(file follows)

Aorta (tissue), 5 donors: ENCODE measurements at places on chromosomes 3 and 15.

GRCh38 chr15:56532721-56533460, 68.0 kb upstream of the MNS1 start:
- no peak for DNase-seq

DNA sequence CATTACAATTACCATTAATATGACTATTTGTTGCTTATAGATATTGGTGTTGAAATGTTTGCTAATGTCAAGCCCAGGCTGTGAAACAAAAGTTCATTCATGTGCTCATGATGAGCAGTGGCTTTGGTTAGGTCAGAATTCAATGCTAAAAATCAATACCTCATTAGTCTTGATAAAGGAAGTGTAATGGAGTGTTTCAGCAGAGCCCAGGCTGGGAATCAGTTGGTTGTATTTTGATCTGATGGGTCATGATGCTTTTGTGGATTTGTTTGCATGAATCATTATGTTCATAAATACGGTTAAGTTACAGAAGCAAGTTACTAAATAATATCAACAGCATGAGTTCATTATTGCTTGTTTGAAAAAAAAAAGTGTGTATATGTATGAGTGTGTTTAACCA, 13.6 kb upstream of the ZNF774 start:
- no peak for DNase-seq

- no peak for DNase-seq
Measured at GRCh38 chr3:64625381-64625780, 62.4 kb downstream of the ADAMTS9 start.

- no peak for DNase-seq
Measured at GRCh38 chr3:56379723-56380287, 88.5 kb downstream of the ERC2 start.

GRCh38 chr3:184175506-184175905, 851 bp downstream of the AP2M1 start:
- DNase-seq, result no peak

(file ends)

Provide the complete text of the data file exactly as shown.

Aorta (tissue), 5 donors: ENCODE measurements at places on chromosomes 3 and 15.

GRCh38 chr15:56532721-56533460, 68.0 kb upstream of the MNS1 start:
- no peak for DNase-seq

DNA sequence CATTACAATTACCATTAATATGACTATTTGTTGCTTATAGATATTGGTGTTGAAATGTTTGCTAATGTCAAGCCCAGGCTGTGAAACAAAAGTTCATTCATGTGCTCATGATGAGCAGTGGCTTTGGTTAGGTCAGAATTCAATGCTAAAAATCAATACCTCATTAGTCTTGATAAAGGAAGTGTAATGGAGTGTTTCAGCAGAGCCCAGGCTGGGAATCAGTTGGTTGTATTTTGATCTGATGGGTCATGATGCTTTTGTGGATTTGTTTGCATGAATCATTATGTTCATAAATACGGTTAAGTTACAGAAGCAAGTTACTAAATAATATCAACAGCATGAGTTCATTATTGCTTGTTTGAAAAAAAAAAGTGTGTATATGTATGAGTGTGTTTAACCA, 13.6 kb upstream of the ZNF774 start:
- no peak for DNase-seq

- no peak for DNase-seq
Measured at GRCh38 chr3:64625381-64625780, 62.4 kb downstream of the ADAMTS9 start.

- no peak for DNase-seq
Measured at GRCh38 chr3:56379723-56380287, 88.5 kb downstream of the ERC2 start.

GRCh38 chr3:184175506-184175905, 851 bp downstream of the AP2M1 start:
- DNase-seq, result no peak